2. Wrap the measuring tape around your waist, not so tight so allowing you to breathe comfortably

Hips

1. Your hips are generally about 7” below your waist (depending on your size)

2. Looking in a mirror, find the widest part of your hips

3. The measuring tape should brush across both of your hipbones

Shoulder

1. You start by measuring at the back, from one edge of the shoulder socket to the next shoulder socket

Bust

1. Relax your arms

2. Keep your bra on, as you’re not measuring your bra size

3. Pull the tape around the back across the shoulder blades, then under your arms and across the fullest part of your bust – take measurement

The Scrunchy – It’s back to stay!

This fabric covered elastic hair tie, huge in the 80’s. This fascinating accessory was commonly used to fasten long hair. You could find them in lots of shops in many elaborate styles, colours, fabrics and designs.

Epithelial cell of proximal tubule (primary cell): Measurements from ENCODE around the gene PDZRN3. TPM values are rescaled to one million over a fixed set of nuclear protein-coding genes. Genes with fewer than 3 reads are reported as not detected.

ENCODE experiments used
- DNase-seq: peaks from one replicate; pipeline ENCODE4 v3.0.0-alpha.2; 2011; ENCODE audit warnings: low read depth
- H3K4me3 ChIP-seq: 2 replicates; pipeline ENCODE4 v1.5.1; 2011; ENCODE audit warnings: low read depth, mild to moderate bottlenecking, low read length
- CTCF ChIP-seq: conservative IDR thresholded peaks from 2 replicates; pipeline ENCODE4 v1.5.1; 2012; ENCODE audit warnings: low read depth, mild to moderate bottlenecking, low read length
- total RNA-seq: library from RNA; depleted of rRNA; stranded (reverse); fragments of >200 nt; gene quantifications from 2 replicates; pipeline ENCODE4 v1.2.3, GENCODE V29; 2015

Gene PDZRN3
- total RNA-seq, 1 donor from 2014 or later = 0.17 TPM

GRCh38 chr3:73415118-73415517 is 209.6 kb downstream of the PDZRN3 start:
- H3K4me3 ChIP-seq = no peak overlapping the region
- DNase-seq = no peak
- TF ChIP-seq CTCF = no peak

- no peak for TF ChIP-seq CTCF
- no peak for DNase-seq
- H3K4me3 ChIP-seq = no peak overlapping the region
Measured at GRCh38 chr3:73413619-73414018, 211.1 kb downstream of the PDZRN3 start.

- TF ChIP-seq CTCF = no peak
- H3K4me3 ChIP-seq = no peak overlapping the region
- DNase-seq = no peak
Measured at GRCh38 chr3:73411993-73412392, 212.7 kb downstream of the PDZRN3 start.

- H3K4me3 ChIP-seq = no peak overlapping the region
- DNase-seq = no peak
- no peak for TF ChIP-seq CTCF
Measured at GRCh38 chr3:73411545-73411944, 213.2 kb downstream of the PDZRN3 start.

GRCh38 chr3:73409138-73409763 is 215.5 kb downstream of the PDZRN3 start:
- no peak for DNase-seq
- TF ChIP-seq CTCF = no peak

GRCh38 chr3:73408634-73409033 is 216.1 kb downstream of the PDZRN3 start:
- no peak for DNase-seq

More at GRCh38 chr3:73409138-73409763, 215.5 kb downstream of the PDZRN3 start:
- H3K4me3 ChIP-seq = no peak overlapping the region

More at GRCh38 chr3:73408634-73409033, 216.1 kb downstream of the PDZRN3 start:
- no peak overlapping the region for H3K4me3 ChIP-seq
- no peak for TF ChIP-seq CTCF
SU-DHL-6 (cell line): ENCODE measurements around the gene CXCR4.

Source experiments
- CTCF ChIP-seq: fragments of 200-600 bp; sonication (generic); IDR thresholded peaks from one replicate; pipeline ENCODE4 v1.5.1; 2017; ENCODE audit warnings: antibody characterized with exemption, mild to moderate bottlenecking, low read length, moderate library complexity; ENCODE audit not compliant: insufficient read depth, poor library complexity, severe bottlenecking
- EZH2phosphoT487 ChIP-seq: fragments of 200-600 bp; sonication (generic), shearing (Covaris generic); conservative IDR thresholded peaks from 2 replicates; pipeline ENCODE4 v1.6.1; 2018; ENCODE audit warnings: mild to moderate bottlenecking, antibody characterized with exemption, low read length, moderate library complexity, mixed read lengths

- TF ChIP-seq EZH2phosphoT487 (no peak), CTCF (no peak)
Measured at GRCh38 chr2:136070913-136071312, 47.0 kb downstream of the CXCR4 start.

They sadly (and I mean sadly) started to fade out though when the bobble came along, with a ‘move out of the way’ sort of attitude. So as a nation we seemed to ditch our beloved favourite coloured scrunchies, and made way for this almost none apparent hair elastic.

Some may say these little hair bobbles were a factor for our damaged hair. As they were tied so tightly around our precious little strands of hair, it was only a matter of time before hair started to break off. Not helping was the hourly routine of taking both hands to separate the ponytail into two parts, and pull with force away from each other with one swift movement, and ta-da your pony was fixed for another hour or two. Inevitably breaking a few more stands each time.